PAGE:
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Metabolic activation of 2-amino-1-methyl-6-phenylimidazo[4,5-b]pyridine and DNA adduct formation depends on p53: studies in Trp53(+/+), Trp53(+/-) and Trp53(-/-) mice

Research output: Contribution to journalArticle

Annette M Krais, Ewoud N Speksnijder, Joost P M Melis, Rajinder Singh, Anna Caldwell, Gonçalo Gamboa da Costa, Mirjam Luijten, David H Phillips, Volker M Arlt

Original languageEnglish
Pages (from-to)976–982
JournalInternational Journal of Cancer
Issue number4
Early online date3 Sep 2015
Publication statusPublished - 15 Feb 2016


King's Authors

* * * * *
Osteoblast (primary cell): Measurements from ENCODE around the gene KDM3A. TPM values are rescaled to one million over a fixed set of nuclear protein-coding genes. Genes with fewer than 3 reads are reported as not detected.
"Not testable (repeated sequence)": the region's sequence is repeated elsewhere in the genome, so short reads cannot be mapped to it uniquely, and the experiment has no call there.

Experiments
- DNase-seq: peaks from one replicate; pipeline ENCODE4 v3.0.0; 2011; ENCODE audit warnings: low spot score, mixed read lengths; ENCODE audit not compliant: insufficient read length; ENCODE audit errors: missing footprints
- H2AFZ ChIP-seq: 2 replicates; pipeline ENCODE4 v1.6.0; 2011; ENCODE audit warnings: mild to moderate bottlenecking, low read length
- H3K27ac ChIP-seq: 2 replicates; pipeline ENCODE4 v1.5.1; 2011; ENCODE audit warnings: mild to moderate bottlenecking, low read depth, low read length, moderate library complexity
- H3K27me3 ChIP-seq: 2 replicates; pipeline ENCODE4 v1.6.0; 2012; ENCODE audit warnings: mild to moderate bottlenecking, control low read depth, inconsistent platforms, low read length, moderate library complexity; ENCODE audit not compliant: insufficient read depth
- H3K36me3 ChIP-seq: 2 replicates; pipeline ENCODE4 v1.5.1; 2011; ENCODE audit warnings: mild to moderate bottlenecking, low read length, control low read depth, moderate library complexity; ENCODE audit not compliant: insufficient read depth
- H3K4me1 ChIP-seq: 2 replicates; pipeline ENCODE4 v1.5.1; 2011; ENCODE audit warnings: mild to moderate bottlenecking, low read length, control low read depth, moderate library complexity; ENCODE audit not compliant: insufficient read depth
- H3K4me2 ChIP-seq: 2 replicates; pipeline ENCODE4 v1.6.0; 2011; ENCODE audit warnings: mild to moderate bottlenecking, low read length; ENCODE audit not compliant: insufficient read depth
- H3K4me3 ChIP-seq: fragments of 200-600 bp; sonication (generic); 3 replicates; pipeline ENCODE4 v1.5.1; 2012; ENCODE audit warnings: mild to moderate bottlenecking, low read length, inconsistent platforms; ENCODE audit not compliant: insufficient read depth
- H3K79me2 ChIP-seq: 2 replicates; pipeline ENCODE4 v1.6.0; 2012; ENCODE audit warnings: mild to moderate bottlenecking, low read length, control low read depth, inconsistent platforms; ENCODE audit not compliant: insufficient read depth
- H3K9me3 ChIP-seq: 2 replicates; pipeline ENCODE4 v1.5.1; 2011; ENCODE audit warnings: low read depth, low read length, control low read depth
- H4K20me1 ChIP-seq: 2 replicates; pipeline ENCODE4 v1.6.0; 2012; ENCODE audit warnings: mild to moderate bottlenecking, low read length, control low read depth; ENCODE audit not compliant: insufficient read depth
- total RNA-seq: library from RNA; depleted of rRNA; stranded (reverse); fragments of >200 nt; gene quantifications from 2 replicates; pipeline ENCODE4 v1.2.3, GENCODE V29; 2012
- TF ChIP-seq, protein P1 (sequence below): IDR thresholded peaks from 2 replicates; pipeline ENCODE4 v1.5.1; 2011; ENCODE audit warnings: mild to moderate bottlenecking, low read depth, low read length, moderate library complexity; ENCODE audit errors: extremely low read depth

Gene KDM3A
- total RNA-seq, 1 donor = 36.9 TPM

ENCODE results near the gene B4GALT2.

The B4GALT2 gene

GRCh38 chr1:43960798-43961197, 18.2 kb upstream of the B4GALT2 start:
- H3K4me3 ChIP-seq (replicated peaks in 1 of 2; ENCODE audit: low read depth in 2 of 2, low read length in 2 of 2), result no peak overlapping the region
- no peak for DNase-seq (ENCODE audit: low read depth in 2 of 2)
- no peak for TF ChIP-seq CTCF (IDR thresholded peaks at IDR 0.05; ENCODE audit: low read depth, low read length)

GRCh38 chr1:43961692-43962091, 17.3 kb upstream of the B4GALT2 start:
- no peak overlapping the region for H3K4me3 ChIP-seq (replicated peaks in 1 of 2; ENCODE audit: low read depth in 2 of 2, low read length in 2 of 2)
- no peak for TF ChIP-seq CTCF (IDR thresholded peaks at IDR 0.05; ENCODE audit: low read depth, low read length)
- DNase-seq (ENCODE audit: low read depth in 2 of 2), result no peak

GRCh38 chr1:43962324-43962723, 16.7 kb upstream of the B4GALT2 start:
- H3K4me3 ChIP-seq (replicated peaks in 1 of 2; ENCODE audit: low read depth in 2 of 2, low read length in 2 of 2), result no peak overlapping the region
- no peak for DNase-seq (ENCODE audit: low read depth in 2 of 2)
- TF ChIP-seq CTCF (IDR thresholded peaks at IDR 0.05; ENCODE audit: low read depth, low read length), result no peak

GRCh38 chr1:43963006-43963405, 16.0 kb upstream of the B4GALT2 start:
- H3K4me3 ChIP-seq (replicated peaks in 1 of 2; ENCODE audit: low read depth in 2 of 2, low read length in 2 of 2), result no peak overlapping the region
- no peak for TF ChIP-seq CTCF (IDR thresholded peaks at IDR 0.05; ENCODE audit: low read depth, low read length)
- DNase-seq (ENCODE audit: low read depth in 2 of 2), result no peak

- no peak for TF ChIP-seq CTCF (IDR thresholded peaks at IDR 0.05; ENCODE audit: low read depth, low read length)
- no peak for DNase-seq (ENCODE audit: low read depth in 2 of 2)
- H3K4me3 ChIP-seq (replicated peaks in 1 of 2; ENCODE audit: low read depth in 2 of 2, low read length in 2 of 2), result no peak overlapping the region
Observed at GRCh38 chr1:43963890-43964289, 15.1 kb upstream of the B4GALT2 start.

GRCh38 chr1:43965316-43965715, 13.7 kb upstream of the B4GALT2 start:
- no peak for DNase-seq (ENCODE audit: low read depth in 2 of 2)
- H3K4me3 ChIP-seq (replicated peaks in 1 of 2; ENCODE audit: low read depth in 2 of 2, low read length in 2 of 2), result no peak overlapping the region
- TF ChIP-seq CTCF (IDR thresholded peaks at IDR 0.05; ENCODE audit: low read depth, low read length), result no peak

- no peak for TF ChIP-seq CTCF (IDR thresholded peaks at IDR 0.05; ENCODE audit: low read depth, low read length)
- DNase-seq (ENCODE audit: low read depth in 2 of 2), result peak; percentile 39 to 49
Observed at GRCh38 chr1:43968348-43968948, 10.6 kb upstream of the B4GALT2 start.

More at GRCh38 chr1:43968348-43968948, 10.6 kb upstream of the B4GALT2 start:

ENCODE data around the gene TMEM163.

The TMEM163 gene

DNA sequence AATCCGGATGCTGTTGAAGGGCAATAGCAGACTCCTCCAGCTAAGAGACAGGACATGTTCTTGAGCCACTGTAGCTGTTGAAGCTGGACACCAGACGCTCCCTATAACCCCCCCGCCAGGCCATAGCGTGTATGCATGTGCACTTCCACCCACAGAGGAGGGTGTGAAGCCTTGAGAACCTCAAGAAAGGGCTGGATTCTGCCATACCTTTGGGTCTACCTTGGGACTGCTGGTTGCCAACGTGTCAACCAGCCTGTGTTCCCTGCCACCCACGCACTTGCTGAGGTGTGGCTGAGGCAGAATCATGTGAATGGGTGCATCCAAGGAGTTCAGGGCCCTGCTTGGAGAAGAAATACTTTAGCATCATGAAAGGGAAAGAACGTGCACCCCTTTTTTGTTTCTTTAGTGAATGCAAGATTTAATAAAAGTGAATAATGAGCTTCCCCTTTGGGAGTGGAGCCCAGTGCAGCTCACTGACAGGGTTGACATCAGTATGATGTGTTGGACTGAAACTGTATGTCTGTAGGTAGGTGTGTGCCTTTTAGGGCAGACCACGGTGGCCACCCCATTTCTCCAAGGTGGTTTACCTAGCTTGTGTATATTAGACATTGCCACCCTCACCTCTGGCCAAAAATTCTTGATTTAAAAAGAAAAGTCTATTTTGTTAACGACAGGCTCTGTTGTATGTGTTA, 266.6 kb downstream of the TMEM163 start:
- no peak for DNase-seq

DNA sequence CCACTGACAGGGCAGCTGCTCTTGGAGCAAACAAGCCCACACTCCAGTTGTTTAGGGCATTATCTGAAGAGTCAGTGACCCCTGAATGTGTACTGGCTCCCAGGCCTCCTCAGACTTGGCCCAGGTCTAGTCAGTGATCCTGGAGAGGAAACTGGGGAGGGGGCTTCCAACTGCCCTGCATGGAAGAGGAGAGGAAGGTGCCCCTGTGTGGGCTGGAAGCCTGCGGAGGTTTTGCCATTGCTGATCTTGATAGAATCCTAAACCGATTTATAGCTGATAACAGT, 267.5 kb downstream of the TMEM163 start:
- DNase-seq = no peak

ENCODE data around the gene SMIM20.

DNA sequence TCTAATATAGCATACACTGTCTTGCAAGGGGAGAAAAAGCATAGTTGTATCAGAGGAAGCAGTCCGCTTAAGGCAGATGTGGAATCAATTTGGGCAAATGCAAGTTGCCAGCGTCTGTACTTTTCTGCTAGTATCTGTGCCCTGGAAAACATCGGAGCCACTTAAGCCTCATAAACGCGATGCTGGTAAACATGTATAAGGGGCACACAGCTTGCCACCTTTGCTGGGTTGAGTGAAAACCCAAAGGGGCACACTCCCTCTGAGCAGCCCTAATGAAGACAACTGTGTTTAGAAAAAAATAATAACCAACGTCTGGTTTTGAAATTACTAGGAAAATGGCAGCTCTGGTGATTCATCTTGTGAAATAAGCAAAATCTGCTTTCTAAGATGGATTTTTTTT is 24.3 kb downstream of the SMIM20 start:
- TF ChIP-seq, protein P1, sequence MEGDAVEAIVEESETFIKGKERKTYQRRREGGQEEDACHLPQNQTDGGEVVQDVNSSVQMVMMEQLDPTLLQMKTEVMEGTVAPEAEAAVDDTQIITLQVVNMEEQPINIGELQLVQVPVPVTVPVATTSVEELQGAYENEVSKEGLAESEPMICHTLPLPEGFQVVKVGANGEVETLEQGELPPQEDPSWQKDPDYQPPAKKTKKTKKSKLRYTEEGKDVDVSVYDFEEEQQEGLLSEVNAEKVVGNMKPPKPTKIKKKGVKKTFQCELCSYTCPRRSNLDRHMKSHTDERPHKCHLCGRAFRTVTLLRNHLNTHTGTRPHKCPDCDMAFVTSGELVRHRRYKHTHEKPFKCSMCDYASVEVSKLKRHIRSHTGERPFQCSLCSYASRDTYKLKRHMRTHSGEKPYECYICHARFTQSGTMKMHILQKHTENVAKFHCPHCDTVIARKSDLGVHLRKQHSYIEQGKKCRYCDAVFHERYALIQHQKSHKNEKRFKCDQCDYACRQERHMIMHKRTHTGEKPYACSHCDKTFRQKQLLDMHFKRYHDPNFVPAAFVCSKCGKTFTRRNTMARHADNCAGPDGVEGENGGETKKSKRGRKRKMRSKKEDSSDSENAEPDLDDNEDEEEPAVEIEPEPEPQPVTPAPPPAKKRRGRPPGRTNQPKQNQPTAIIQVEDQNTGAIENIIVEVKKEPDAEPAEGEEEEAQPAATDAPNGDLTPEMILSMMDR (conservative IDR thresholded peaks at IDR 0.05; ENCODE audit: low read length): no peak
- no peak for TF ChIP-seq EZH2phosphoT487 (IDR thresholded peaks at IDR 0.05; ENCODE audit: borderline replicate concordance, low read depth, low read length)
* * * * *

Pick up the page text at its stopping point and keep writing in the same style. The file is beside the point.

The expression of the tumour suppressor p53 can influence the bioactivation of, and DNA damage induced by, the environmental carcinogen benzo[a]pyrene, indicating a role for p53 in its cytochrome P450 (CYP)-mediated biotransformation. The carcinogen 2-amino-1-methyl-6-phenylimidazo[4,5-b]pyridine (PhIP), which is formed during the cooking of food, is also metabolically activated by CYP enzymes, particularly CYP1A2. We investigated the potential role of p53 in PhIP metabolism in vivo by treating Trp53(+/+), Trp53(+/-) and Trp53(-/-) mice with a single oral dose of 50 mg/kg body weight PhIP. N-(Deoxyguanosin-8-yl)-2-amino-1-methyl-6-phenylimidazo[4,5-b]pyridine (PhIP-C8-dG) levels in DNA, measured by liquid chromatography-tandem mass spectrometry, were significantly lower in liver, colon, forestomach and glandular stomach of Trp53(-/-) mice compared to Trp53(+/+) mice. Lower PhIP-DNA adduct levels in the livers of Trp53(-/-) mice correlated with lower Cyp1a2 enzyme activity (measured by methoxyresorufin-O-demethylase activity) in these animals. Interestingly, PhIP-DNA adduct levels were significantly higher in kidney and bladder of Trp53(-/-) mice compared to Trp53(+/+) mice, which was accompanied by higher sulfotransferase (Sult) 1a1 protein levels and increased Sult1a1 enzyme activity (measured by 2-naphthylsulfate formation from 2-naphthol) in kidneys of these animals. Our study demonstrates a role for p53 in the metabolism of PhIP in vivo, extending previous results on a novel role for p53 in xenobiotic metabolism. Our results also indicate that the impact of p53 on PhIP biotransformation is tissue-dependent and that in addition to Cyp1a enzymes, Sult1a1 can contribute to PhIP-DNA adduct formation. 

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